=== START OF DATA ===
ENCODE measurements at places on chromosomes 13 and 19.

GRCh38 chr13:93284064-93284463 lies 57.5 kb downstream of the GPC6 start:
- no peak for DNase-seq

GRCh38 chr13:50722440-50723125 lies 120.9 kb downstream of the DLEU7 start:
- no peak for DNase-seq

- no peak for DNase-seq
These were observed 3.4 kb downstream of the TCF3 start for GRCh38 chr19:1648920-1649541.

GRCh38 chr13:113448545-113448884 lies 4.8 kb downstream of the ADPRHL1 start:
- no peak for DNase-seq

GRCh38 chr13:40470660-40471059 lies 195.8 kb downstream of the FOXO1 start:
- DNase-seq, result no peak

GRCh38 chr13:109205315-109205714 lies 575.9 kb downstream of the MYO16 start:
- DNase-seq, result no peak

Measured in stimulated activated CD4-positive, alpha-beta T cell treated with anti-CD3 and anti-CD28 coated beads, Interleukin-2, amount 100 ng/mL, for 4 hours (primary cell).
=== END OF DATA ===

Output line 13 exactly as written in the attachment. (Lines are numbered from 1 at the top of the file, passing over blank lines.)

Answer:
- DNase-seq, result no peak